Often we want to be our child’s friend or we want them to like us and be happy with us. Because of this, we fail to exercise the authority that God has given us. We should strive to keep their hearts and have a good relationship with them, however, it’s important to keep the right balance and maintain their respect for us and the authority God has given us. This is an important thing to remember when parenting your child’s heart:

“Your educational background is not important (you can learn along with them) nor is your lack of experience (you have taught them for years!), but your ability to cause your children to obey is essential. Every child has a human nature which is self-centered and must be restrained by his parents. This nature will interfere with effective homeschooling through laziness, rebellion, or willfulness. Parents will need to identify these negative character traits and then to control them by the proper use of their authority. The teaching facet of child training is really the easiest part. A child who is under control can be taught anything, from any curriculum, with any method.” – Richard Fugate

2. We must bring our children up in the nurture and admonition of the Lord. (Ephesians 6:4)

How do you train a child’s heart? The word for nurture in Greek has the thought of curbing impulse and desire and subordinating them to what ought to be done. Or in other words, it means self-discipline. Much of our position as parents involves teaching our children self-discipline, and character. If you are homeschooling, it is important to remember that one of the keys to education is self-discipline.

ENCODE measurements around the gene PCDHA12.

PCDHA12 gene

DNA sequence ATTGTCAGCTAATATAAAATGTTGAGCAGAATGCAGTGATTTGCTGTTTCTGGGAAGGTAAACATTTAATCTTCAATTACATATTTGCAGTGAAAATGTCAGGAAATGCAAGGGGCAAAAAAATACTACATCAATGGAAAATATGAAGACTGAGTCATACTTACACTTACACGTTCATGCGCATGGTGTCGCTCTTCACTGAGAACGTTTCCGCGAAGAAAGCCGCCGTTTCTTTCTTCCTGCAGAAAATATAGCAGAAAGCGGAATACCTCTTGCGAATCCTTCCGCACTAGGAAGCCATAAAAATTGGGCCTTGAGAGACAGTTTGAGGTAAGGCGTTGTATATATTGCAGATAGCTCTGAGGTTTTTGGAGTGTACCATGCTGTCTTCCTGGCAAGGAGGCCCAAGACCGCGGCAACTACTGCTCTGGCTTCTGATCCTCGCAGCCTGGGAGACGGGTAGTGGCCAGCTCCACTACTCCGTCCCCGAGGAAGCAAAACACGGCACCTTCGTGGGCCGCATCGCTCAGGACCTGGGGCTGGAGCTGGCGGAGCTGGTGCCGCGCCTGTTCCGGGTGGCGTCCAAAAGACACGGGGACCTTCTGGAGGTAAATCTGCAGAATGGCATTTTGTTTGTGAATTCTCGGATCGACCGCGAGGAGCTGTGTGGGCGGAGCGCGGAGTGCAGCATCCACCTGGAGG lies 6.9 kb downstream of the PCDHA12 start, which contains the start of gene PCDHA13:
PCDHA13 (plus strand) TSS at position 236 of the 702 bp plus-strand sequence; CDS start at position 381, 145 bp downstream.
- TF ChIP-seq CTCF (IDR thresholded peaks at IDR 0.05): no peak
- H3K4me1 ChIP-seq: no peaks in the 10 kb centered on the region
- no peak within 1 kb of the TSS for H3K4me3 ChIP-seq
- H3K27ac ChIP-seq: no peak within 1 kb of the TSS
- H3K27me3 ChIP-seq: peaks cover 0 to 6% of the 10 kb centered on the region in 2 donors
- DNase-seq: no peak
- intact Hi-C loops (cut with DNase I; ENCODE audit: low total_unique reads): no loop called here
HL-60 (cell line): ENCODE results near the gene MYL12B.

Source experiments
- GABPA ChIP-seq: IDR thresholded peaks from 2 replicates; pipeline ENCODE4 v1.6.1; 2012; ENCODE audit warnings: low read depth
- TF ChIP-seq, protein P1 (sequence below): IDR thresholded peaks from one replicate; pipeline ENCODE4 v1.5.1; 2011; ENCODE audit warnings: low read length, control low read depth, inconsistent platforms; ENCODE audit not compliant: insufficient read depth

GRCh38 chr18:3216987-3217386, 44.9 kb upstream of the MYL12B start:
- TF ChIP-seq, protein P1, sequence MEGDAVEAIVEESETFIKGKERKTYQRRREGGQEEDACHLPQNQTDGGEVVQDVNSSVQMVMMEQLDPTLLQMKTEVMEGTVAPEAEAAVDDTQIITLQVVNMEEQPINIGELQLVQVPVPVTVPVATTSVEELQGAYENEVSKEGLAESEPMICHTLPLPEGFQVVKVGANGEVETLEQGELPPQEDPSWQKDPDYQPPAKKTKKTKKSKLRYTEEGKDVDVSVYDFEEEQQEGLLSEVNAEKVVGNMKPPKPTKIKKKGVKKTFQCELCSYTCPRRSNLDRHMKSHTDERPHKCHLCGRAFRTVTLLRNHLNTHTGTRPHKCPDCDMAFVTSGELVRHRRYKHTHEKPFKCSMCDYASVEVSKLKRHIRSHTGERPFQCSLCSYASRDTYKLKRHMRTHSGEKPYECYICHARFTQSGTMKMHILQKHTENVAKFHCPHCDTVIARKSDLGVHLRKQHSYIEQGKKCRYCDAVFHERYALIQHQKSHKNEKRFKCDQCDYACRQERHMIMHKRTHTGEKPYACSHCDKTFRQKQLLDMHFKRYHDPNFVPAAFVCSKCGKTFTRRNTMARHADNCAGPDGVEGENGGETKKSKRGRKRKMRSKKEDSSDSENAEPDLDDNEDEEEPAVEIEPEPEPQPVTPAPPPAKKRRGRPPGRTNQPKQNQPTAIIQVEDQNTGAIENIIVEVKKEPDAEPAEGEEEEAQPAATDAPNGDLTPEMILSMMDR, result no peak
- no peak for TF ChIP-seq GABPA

“A major key to education is self-discipline. Discipline is important in the matter of proper behavior so that attention is held. More importantly, the imposing of discipline, and ultimately self-discipline, upon the mind is a secret to ongoing education.  Our job is to help our children develop discipline and self-control.”

3. We must remain constant and persevere in our parenting for the sake of our children.

Perseverance by definition is to persist in or remain constant to a purpose, an idea, or a task in the face of obstacles or discouragement.

“Praying always with all prayer and supplication in the Spirit, and watching thereunto with all perseverence and supplication.” Eph. 6:18

Discouragement will come in your parenting and homeschooling. It just goes with the territory. Sometimes we are just tired. At those times, it’s very important to go back to your goals and purpose.

When your perseverance is waning, claim I Peter 5:7,8  “Casting all your care upon Him for He careth for you. Be sober, be vigilant; because your adversary the devil, as a roaring lion, walketh about seeking whom he may devour.”

Remember, Satan NEVER quits seeking to devour us or our children. He is always on the lookout to destroy us and if we quit persevering, we are giving him an open door to do that.

As a parent, you want the best for your child. It is our job to provide unconditional love for our children. We don’t always get it right, but that doesn’t mean we stop trying. You want them to have good values and make good choices, but it can be hard to know how to teach them those things.

I hope you are able to take these three lessons I learned to heart and apply them to your own parenting, and I pray that the payoff is evident in your child as they grow to know the Lord.